Shrek, E.T., Lassie, Billy Elliot and Orson Welles will be welcome guests in Israel's classrooms when school opens, this year and in years to come, in the wake of the Education Ministry's new list of recommended films. The list, organized by grade level, is to be distributed to kindergartens and schools within two months. Teachers will be encouraged to screen them and discuss them in class.
Years after visual culture, particularly movies and television, became central in children's lives, and long after the recognition of film as the seventh art, ministry officials finally decided that the time has come to use cinema as an educational tool and to expose students to its artistic qualities.
"If there is a list of recommended children's books, why shouldn't there be a similar list of films?," Senior Supervisor for Media and Cinema at the ministry, Dorit Ballin, who drafted the list, said. Film is often perceived as an inferior, mass medium, Ballin said, an approach the new program aims to change. "Movies must be on the shelves at every school," she argued, in order to clarify the fact that film is a respected art."
Ministry officials came to see that just as they issue recommendations for literature and theater, a list of recommended films was needed. "It is untenable that a student can finish school without being familiar with 'Citizen Kane,'" Ballin said. "He must know that such a film exists, that it is a classic, and that it was produced in 1940 - that is, at the height of World War II. In addition to its cinematic significance, no contemporary article on the power of the press and media fails to mention that film," Ballin stated.
Ballin, a film school graduate, met with film and education experts to collect recommendations. "On the final list, I chose to include classics, more popular films and also ones I call three-star movies - good films that are not necessarily masterpieces. That decision was based on the assumption that a child who picks a movie next to 'Citizen Kane' on the shelf may become curious and take that as well. It's a way to expose children to movies and foster their interest in film," she said.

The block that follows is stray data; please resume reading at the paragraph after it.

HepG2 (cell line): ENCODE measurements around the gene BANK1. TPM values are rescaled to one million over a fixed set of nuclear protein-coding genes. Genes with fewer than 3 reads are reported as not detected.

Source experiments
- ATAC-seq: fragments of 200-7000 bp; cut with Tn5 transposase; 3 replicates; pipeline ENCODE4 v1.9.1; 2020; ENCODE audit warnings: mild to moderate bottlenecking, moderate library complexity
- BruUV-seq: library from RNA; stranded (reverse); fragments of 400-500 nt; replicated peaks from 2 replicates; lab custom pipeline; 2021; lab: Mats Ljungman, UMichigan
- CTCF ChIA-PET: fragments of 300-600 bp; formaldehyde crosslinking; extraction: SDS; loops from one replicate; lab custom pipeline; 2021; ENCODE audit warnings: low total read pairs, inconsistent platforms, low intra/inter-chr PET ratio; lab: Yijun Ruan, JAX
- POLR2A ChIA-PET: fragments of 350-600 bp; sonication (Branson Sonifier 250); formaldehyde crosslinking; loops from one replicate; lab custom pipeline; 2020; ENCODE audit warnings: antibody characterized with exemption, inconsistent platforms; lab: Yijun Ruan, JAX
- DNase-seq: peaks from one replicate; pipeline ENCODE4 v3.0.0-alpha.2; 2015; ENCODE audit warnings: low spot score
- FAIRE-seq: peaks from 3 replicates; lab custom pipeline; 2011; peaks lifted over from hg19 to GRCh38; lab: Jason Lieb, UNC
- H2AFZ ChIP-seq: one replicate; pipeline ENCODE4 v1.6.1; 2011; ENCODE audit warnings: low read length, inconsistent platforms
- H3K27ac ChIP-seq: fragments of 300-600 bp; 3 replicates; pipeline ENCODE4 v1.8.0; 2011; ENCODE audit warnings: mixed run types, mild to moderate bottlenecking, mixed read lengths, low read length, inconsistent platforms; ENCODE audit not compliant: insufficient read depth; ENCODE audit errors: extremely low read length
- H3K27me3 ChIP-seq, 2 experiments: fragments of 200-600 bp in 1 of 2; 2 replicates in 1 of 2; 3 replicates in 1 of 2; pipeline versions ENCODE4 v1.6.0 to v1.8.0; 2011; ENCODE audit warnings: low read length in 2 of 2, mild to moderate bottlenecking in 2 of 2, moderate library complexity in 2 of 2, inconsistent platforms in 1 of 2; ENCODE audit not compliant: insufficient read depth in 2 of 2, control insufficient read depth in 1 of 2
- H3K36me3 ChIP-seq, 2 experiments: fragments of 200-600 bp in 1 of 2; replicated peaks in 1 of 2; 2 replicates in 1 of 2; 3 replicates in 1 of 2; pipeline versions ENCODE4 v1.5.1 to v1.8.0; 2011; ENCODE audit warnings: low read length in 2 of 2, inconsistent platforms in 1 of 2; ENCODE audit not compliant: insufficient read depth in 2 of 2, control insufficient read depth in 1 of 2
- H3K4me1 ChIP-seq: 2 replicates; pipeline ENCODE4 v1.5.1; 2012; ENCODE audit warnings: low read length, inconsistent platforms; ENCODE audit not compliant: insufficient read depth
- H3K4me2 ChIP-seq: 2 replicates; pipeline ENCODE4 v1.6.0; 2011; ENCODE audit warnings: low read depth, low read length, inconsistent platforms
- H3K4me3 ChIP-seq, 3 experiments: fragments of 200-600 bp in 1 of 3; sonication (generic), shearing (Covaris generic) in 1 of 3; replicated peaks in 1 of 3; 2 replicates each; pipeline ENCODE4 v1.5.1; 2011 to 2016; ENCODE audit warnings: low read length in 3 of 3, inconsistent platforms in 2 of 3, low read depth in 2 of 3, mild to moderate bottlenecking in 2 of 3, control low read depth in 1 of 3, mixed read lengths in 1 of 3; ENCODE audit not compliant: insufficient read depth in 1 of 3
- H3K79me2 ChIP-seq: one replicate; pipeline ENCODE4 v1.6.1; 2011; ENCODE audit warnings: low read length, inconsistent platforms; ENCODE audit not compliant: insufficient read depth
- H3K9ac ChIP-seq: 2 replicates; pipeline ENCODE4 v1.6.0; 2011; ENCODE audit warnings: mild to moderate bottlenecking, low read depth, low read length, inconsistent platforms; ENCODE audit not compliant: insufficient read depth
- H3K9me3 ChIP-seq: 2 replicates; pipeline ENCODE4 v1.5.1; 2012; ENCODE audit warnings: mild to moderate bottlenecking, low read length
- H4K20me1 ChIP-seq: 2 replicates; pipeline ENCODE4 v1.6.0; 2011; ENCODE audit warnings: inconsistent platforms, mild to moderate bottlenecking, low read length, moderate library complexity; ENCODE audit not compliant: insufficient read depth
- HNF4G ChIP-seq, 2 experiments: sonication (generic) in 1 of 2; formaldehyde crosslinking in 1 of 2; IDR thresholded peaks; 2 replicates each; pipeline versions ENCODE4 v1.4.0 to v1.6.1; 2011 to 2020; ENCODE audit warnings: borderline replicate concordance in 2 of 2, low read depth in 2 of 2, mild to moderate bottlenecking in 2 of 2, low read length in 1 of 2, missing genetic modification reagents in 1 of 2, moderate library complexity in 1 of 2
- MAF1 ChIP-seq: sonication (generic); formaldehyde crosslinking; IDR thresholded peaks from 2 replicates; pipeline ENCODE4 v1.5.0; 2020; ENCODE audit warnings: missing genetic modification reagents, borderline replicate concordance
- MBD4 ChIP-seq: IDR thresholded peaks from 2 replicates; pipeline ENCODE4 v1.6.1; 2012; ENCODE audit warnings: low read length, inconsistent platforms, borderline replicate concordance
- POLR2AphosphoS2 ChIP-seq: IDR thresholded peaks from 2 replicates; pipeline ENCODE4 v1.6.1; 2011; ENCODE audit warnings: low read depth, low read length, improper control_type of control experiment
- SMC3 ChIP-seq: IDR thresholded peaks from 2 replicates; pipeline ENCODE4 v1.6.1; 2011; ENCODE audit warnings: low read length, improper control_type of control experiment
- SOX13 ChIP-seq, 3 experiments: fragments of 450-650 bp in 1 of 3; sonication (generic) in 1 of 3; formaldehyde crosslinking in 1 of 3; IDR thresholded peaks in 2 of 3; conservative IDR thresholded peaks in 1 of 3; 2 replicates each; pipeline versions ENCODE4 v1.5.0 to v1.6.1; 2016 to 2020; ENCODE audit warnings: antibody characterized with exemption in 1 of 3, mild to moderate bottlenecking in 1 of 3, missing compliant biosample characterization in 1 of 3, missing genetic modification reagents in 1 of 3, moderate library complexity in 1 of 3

Lighter fare such as "Billy Elliot," "E.T.: The Extraterrestrial," "The Breakfast Club" as well as old and new animated films deemed appropriate for younger children thus appear on the list together with "Apocalypse Now," "Citizen Kane" and "Modern Times."
What were the guiding principles behind the choices? In addition to classics ("I included a Charlie Chaplin film in the lists for almost every age group"), Ballin took pains to include Israeli films ("Broken Wings" and "Yellow Asphalt"), foreign films that are not American ("Watching films should also expose pupils to different languages and cultures"), and films that highlight schools and the role of the teacher (such as "Dead Poets Society" and "The Sound of Music").
Preference was given to films with relevance for other academic subjects. "Citizen Kane" is relevant to media studies; "Dead End" [an Israeli film called "No Exit" in Hebrew] provides a lesson in citizenship and the workings of mass media works, while "March of the Penguins" teaches about nature. "Many considerations influenced the choice of films," Ballin explained, "but the main one was to teach students to be critical citizens and to love film and artistic creation. Nowadays, when everything is fast and very short, like YouTube, it's not so easy to watch an hour-and-a-half-long, black-and-white movie. You have to love film in order to do that."
Ballin admitted that she avoided movies with sex or violence, attributing the decision to the fact that the list is also intended for the state religious schools network. The list will be part of a teachers' workbook with recommendations about guiding classroom discussions on the films. The main instructions are to listen to what the students have to say about the film ("and not to ask them about the director's intentions, the way they used to ask about the poet's intentions," Ballin emphasized); to permit them to talk about the emotions the films aroused in them, and to encourage them to express a variety of opinions about the films.
Ballin hopes that every school will soon have copies of every recommended film for each age group, and that the list will be updated and expanded each year. Teachers will select films to screen and discuss in class, and students will also be free to check out any film on the list to view on their own.
This vision, like all grand visions, will not be easy to realize. There are significant copyright issues that must be addressed, and films meant for screening to dozens of pupils cost more than films intended for home viewing only. The ministry is still negotiating with distributors to find a solution that will fit its pocket.
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